Jean-Pierre Filiu

Full Professor
Phone: +33145495147 -
Jean-Pierre Filiu, a historian and an arabist, is professor of Middle East Studies at Sciences Po, Paris School of International Affairs (PSIA). He teaches 
at Sciences Po since 2006 and has been an associate to the CERI since 2009.He has held visiting professorships both at Columbia School of International and Public Affairs (SIPA) and at Georgetown School of Foreign Service (SFS).
He served also as an adviser to the Prime minister (2000-2002), to the Minister of Defense (1991-93), and to the Minister of Interior (1990-91). Prof. Filiu was a career diplomat from 1988 to 2006, following humanitarian missions in Afghanistan (1986) and Lebanon (1983-84). He was assigned to Amman, before becoming Deputy Chief of mission in Damascus and Tunis.
Prof. Filiu's Apocalypse in Islam (University of California Press, 2011) was awarded the main prize by the French History Convention. His works and articles about contemporary Islam and the Arab world have been published in a dozen languages. Prof. Filiu also wrote the script of Best of Enemies, a graphic novel about US in the Middle East (the first of three volumes is already out with Self Made Hero). His Arab Revolution, ten lessons from the democratic uprising was published in 2011 by Hurst (London) and Oxford University Press (New-York).
President François Hollande appointed Prof. Filiu in July 2012 as one of the members of the draft committee that releases the White Book for Defense and National Security.
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Work in Progress

The Middle East in international relations; Contemporary history of the Middle East; Social and political change in the Middle East

Research Interests

The Middle East in international relations, Contemporary history of the Middle East, Social and political change in the Middle East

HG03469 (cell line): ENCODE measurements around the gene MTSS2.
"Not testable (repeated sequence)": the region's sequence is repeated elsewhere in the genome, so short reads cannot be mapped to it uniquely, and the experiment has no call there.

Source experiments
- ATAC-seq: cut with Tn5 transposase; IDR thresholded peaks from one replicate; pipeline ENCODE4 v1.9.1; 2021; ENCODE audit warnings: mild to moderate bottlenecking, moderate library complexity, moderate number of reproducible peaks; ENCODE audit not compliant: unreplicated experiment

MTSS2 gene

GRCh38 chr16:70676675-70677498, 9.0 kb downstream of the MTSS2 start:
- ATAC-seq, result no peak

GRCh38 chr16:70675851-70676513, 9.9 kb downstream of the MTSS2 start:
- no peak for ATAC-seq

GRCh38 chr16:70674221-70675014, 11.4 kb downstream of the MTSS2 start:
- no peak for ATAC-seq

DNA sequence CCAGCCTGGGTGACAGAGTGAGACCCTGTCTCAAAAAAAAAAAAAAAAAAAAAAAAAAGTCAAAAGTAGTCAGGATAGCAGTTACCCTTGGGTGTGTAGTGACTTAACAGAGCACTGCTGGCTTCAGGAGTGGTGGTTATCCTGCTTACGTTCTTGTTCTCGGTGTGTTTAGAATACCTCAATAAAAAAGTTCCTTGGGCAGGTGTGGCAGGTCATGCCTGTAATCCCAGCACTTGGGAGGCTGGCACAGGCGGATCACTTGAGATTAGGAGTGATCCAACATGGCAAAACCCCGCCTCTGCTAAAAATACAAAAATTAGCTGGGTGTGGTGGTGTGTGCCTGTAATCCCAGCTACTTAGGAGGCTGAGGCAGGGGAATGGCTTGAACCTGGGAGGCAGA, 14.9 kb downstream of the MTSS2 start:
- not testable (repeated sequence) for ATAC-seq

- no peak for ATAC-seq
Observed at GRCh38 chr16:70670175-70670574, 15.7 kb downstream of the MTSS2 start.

Four-class course delivered at Mohyla Adademy of Kyiv, historical partner of Sciences Po, on february 2023.

The Kremlin’s unconditional support to Assad’s war against his own people, since 2011, has too often been analyzed through geopolitical lenses. But the two leaders share a very deep intimacy that they care to protect from any outsider: both have inherited a regime in dire need of a generational facelift, Assad from his own father, Putin from hailing Yeltsin; both were bred in a KGB-style culture, where the “people” do not exist and color revolutions are only foreign plots to be mercilessly crushed; both are running a mafia-style syndicate instead of an institutionalized State and use wars to regulate such a ruling clique.

It is in Syria that Russia, especially after its 2015 direct military involvement, tested and expanded the terror tactics that have already proven so destructive against Ukraine: massive bombings of civilian infrastructures, self-proclaimed “humanitarian corridors” in order to trap the fleeing inhabitants, systematic violation of international law to impose submission or exodus as the only alternative, all this backed by a vicious and global campaign of fake news to deny and/or whitewash the war crimes, while the United Nations are being paralyzed by the Russian veto.

It is in Syria that Moscow and Tehran forged the alliance now so aggressive against Kyiv. Iran even played a decisive role in driving Russia to a direct military campaign in 2015, after four years of providing air-support to pro-Iranian militias, and then Iranian shock troops. The Iranian drones, integrated into the Russian air offensive, were upgraded until the Shahed/Martyr-136 was developed in Syria, before being widely used against Ukraine. But it is not only a multi-faceted military partnership, since both leaderships are convinced that popular resistance should be quelled with the maximum violence if only to deter any further dissent.

It is in the Middle East that, after the all-out invasion of Ukraine, Russia has scored its greatest success against the Western resolve: Israel, the United Arab Emirates and Turkey have so far refused to endorse the financial sanctions against Russia, while Saudi Arabia chose Russia instead of the USA to broker a global partnership on oil prices. Putin has even used resources plundered in Ukraine, like wheat, to support his Syrian protégé. But the situation remains very fluid, and Russia’s gains might prove short-lived if a more proactive policy is to be followed in the region.

  • Keywords
  • Teaching

    - Establishment : Sciences Po, title : Conflicts and negotiations in the Middle East, (level : master),

    - Establishment : Sciences Po, title : History of the Palestine question, (level : master),

    - Establishment : Sciences Po, title : Introduction to the history of contemporary Middle East, (level : licence),

    - Establishment : Sciences Po, title : Introduction to the history of the Arab and Muslim world, (level : licence)
  • Languages

    English, Arabic, Spanish
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